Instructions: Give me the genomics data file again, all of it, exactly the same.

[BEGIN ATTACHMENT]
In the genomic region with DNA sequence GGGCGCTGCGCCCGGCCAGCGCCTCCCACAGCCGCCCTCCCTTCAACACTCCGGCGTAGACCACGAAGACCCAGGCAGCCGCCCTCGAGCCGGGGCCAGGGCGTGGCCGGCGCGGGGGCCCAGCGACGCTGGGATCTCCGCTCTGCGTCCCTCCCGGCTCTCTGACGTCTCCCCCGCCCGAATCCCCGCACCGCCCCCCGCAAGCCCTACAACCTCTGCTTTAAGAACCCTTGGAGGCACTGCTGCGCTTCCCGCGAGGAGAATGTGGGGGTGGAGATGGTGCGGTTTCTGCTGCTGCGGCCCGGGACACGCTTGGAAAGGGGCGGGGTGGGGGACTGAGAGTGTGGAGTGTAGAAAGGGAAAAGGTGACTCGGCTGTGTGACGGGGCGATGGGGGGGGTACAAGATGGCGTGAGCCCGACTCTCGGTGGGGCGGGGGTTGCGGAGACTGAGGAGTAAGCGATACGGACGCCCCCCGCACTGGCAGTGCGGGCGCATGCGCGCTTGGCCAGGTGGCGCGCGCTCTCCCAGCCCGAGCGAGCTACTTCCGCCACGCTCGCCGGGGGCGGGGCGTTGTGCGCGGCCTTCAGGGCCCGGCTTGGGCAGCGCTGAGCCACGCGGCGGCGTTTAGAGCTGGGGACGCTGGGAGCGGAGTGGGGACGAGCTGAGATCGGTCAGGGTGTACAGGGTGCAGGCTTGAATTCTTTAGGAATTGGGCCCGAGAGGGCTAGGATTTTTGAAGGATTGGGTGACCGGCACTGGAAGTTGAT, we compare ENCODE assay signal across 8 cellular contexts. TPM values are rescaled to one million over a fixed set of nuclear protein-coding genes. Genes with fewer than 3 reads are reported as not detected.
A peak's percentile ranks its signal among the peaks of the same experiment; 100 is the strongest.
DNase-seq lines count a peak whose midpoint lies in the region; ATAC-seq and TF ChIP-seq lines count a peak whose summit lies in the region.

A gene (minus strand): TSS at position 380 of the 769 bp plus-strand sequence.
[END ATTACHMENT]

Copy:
In the genomic region with DNA sequence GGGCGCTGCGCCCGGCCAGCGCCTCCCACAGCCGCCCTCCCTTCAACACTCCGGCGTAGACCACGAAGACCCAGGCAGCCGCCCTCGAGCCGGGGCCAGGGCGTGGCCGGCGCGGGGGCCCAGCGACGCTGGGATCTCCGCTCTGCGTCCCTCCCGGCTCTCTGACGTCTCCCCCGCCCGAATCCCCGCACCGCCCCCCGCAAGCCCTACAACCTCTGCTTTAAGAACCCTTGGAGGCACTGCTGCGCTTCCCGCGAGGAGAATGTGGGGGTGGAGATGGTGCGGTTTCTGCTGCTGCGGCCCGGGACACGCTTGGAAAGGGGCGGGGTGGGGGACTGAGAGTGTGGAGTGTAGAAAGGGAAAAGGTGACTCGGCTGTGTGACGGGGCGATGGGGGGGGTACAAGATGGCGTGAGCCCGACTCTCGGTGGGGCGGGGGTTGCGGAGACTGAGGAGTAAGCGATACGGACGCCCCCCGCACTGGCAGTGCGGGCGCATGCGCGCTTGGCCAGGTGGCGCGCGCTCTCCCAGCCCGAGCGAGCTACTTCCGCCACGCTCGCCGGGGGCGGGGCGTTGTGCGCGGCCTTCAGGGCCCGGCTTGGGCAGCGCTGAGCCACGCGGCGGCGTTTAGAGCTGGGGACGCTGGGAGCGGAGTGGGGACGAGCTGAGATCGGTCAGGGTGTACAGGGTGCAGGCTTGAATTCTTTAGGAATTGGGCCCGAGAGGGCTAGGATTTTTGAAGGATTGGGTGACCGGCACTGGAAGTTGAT, we compare ENCODE assay signal across 8 cellular contexts. TPM values are rescaled to one million over a fixed set of nuclear protein-coding genes. Genes with fewer than 3 reads are reported as not detected.
A peak's percentile ranks its signal among the peaks of the same experiment; 100 is the strongest.
DNase-seq lines count a peak whose midpoint lies in the region; ATAC-seq and TF ChIP-seq lines count a peak whose summit lies in the region.

A gene (minus strand): TSS at position 380 of the 769 bp plus-strand sequence.